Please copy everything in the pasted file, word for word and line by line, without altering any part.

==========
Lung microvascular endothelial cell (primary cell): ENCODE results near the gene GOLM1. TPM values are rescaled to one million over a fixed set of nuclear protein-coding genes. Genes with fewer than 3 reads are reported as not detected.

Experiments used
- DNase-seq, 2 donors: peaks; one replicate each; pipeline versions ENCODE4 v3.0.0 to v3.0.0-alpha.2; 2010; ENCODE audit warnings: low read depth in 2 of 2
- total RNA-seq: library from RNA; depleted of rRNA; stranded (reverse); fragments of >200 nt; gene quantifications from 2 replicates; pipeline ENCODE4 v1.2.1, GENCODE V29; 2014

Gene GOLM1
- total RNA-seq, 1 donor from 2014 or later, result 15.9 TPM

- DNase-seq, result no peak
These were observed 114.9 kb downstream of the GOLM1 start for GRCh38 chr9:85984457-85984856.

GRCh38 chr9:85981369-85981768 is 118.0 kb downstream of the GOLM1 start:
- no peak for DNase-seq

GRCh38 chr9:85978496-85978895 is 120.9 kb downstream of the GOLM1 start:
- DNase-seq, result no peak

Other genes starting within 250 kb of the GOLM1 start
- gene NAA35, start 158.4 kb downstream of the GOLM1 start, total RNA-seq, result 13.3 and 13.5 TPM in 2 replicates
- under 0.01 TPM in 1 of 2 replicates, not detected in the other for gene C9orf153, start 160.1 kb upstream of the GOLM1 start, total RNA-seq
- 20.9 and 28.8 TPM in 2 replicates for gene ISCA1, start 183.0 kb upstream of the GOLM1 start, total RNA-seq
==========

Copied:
Lung microvascular endothelial cell (primary cell): ENCODE results near the gene GOLM1. TPM values are rescaled to one million over a fixed set of nuclear protein-coding genes. Genes with fewer than 3 reads are reported as not detected.

Experiments used
- DNase-seq, 2 donors: peaks; one replicate each; pipeline versions ENCODE4 v3.0.0 to v3.0.0-alpha.2; 2010; ENCODE audit warnings: low read depth in 2 of 2
- total RNA-seq: library from RNA; depleted of rRNA; stranded (reverse); fragments of >200 nt; gene quantifications from 2 replicates; pipeline ENCODE4 v1.2.1, GENCODE V29; 2014

Gene GOLM1
- total RNA-seq, 1 donor from 2014 or later, result 15.9 TPM

- DNase-seq, result no peak
These were observed 114.9 kb downstream of the GOLM1 start for GRCh38 chr9:85984457-85984856.

GRCh38 chr9:85981369-85981768 is 118.0 kb downstream of the GOLM1 start:
- no peak for DNase-seq

GRCh38 chr9:85978496-85978895 is 120.9 kb downstream of the GOLM1 start:
- DNase-seq, result no peak

Other genes starting within 250 kb of the GOLM1 start
- gene NAA35, start 158.4 kb downstream of the GOLM1 start, total RNA-seq, result 13.3 and 13.5 TPM in 2 replicates
- under 0.01 TPM in 1 of 2 replicates, not detected in the other for gene C9orf153, start 160.1 kb upstream of the GOLM1 start, total RNA-seq
- 20.9 and 28.8 TPM in 2 replicates for gene ISCA1, start 183.0 kb upstream of the GOLM1 start, total RNA-seq